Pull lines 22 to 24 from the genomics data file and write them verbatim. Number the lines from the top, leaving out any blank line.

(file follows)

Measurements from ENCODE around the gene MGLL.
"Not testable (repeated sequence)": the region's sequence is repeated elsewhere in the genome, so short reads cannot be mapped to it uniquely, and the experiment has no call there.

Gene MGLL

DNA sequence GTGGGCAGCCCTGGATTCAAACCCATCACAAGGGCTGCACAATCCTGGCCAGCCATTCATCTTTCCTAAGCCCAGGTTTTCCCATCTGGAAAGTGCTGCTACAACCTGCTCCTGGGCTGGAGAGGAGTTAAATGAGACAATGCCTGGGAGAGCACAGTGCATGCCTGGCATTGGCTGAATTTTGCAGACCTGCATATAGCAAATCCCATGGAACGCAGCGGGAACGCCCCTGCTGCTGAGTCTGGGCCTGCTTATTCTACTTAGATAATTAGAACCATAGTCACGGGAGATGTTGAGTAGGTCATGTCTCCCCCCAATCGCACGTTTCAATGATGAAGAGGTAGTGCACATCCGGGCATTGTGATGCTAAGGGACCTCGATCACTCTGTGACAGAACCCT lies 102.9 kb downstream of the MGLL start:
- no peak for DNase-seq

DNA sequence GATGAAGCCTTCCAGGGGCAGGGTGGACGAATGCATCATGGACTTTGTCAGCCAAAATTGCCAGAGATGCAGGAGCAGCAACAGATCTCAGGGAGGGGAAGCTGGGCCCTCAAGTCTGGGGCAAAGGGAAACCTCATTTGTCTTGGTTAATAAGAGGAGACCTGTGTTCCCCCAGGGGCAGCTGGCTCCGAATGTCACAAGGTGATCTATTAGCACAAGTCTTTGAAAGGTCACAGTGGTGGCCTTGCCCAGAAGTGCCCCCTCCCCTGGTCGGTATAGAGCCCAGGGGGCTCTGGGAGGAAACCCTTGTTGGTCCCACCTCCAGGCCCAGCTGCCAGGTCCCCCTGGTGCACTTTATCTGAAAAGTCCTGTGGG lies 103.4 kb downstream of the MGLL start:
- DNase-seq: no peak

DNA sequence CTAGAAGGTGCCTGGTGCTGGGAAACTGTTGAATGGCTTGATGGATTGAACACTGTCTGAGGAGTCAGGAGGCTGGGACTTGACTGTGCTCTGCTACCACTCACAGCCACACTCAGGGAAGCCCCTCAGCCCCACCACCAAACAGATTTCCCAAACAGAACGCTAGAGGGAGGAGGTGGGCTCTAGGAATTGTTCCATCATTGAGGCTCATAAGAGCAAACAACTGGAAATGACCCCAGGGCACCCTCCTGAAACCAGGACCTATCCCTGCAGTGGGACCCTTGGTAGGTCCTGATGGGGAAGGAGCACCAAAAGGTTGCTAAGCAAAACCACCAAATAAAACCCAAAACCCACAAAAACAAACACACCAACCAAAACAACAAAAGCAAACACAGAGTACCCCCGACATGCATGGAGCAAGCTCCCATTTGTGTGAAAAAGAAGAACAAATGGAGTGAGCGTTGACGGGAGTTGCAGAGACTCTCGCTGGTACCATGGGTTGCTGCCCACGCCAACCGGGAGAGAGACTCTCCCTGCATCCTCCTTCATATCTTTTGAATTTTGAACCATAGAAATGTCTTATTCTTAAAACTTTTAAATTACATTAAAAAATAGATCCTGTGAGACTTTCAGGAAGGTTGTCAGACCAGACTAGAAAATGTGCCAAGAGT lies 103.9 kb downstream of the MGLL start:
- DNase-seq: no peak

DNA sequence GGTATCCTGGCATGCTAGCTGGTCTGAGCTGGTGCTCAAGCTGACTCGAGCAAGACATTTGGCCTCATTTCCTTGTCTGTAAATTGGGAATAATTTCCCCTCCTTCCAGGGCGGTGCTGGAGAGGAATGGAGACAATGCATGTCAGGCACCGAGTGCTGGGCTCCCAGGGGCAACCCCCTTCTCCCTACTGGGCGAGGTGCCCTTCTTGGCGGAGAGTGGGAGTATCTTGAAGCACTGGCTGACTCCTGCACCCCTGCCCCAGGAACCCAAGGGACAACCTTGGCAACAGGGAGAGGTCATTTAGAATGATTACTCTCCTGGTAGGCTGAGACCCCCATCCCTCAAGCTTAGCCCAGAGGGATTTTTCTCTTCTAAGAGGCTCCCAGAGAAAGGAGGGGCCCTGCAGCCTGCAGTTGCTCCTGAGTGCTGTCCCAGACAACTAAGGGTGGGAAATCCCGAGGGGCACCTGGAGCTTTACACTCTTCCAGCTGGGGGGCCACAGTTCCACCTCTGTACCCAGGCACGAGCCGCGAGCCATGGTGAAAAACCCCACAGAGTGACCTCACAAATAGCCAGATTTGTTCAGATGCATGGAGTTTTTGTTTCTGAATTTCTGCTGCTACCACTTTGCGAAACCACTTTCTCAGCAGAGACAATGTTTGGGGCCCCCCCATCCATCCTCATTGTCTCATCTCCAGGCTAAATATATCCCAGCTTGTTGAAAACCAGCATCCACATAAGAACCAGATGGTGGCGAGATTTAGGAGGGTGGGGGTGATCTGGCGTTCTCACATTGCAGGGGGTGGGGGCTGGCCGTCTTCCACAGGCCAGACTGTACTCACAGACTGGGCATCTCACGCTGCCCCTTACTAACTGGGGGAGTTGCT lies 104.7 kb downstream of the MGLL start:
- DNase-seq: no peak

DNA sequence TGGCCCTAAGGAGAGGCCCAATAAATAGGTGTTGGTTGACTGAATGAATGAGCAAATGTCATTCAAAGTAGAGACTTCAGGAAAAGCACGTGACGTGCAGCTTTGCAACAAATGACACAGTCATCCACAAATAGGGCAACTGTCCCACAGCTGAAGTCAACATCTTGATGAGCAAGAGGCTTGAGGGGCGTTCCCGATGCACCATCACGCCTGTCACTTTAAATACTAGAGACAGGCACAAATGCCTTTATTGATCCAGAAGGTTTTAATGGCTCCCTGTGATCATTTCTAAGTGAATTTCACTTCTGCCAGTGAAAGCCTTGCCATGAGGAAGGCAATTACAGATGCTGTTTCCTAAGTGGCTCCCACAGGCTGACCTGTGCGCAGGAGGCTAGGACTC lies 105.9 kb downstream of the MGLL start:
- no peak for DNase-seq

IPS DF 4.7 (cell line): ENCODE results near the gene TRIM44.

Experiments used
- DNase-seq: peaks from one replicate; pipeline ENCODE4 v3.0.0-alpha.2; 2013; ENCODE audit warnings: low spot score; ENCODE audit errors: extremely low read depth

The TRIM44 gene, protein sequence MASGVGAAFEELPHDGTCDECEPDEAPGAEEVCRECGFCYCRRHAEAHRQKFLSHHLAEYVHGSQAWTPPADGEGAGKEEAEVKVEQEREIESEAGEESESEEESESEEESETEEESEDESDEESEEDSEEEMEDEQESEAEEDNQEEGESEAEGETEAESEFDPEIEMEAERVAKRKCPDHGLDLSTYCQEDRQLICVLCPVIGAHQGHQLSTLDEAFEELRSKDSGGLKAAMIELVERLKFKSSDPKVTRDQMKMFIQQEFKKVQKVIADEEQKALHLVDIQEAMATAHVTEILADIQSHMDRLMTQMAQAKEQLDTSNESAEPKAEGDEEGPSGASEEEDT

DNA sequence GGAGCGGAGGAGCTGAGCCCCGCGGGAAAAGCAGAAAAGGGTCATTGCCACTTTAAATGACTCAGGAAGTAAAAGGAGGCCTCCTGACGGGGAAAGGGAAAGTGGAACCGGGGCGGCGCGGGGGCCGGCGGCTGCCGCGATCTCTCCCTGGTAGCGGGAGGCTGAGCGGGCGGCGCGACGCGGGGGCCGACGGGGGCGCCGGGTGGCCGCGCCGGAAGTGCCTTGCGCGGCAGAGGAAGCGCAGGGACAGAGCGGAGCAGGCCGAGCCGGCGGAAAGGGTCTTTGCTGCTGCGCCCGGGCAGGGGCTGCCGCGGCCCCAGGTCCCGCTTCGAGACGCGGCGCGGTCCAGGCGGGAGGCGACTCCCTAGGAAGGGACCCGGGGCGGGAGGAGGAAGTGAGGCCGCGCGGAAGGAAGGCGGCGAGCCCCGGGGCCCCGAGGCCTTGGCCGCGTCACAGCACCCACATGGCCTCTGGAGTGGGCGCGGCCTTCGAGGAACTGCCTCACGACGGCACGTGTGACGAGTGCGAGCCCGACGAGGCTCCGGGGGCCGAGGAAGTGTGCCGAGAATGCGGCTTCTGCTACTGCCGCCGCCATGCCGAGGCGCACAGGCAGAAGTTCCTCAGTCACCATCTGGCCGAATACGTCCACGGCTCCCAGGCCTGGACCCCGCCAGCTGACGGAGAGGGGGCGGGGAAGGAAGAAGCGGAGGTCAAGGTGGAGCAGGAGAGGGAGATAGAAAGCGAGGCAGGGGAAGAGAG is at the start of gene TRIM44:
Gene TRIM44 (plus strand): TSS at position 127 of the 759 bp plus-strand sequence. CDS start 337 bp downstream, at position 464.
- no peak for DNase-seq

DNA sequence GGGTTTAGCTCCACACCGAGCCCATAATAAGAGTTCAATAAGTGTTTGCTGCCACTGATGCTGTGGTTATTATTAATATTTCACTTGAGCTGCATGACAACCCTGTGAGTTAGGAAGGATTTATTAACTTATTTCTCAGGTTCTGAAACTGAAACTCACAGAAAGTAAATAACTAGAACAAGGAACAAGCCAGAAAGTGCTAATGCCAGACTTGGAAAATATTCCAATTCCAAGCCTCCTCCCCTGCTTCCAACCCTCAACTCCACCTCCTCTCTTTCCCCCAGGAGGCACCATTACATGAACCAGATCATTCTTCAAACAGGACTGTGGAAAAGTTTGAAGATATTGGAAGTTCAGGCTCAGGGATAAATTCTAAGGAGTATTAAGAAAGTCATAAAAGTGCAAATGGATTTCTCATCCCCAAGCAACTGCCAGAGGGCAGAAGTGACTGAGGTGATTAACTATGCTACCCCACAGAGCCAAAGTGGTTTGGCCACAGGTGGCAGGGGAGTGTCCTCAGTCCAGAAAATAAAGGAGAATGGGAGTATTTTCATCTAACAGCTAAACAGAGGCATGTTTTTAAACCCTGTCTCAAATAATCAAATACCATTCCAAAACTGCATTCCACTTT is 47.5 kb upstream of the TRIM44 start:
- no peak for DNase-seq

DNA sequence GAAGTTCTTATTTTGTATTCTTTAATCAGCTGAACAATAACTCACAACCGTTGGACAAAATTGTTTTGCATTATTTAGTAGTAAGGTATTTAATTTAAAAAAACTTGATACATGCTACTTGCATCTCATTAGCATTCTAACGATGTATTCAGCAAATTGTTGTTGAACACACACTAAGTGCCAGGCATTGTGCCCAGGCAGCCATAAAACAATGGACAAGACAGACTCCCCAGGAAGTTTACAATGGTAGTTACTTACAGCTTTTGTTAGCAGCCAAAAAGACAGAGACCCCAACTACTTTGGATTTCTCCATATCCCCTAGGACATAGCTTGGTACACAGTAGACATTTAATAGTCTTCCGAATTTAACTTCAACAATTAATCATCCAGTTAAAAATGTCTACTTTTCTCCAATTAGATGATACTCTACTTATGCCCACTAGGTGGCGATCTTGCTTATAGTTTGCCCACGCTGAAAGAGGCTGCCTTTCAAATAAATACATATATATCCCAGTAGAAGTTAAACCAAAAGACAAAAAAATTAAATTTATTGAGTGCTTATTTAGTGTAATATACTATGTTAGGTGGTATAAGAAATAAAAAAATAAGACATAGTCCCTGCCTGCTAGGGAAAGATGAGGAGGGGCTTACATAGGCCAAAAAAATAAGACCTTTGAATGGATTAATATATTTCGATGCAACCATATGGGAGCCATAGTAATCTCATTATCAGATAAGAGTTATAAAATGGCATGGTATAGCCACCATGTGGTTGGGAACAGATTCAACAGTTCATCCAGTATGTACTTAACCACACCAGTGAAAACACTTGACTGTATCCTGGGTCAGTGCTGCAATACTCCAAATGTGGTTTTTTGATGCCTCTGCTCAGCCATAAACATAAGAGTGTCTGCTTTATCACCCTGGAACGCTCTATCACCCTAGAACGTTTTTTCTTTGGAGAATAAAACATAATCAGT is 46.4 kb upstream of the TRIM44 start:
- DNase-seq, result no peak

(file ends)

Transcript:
- no peak for DNase-seq

DNA sequence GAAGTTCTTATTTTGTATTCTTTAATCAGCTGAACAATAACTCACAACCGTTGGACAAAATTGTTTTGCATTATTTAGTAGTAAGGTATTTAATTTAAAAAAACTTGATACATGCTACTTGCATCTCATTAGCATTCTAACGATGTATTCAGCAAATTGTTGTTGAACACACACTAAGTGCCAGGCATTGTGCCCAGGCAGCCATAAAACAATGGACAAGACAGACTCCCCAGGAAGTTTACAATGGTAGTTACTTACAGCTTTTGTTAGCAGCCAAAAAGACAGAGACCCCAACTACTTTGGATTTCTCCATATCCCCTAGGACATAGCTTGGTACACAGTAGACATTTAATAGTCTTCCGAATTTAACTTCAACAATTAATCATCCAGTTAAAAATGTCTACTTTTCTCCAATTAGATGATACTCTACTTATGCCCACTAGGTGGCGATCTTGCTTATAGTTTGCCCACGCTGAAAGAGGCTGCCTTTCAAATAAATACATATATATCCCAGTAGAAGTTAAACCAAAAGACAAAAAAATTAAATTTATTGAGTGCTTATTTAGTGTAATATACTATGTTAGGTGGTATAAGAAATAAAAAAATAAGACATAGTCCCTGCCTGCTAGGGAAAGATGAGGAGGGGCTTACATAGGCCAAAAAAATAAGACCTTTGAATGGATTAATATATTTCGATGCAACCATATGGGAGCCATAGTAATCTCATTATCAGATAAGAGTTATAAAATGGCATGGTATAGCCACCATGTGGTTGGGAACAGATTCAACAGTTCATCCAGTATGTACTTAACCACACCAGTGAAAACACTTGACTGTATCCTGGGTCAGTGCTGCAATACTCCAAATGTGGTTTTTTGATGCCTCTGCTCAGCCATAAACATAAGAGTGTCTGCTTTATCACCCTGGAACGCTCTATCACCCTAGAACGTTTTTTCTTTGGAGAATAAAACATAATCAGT is 46.4 kb upstream of the TRIM44 start:
- DNase-seq, result no peak